EDUCATION

Black sororities, fraternities take differing approaches to members for Brown, Garner protests

FILE - This combination of undated photos provided by the Brown family and the Garner family via the National Action Network shows Michael Brown, left, the black 18-year-old who was fatally shot by a white police officer in Ferguson, Mo. in August 2014, and Eric Garner, who died after a white police officer had him in a chokehold in the Staten Island borough of New York in July 2014. Recent protests against the police killings of Eric Garner and Michael Brown have created a conundrum for the nation's black fraternities and sororities: to remain relevant in the black community they need to be involved, but protect their reputations if demonstrations go awry. (AP Photo/Brown Family, Garner Family via National Action Network)

FILE - This combination of undated photos provided by the Brown family and the Garner family via the National Action Network shows Michael Brown, left, the black 18-year-old who was fatally shot by a white police officer in Ferguson, Mo. in August 2014, and Eric Garner, who died after a white police officer had him in a chokehold in the Staten Island borough of New York in July 2014. Recent protests against the police killings of Eric Garner and Michael Brown have created a conundrum for the nation's black fraternities and sororities: to remain relevant in the black community they need to be involved, but protect their reputations if demonstrations go awry. (AP Photo/Brown Family, Garner Family via National Action Network)  (The Associated Press)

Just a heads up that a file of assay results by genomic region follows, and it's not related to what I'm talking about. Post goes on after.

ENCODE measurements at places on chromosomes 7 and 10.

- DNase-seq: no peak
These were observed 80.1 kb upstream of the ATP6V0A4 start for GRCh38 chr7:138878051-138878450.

Recent protests against the police killings of Eric Garner and Michael Brown have created a conundrum for the nation's black fraternities and sororities: to remain relevant in the black community they need to be involved, but protect their reputations if demonstrations go awry.

The competing pressures were exemplified last weekend when black Greek members and alumni participated in lay down protests across the country and two sororities asked their members not to wear their letters during the demonstrations so as not to embarrass them.

Many of the nine historically Black Greek organizations were born out of the nation's racial conflict. Founded on college campuses in the early 1900s when black students faced racial prejudice and exclusion, a century later they're wrestling with their role in the most recent protests.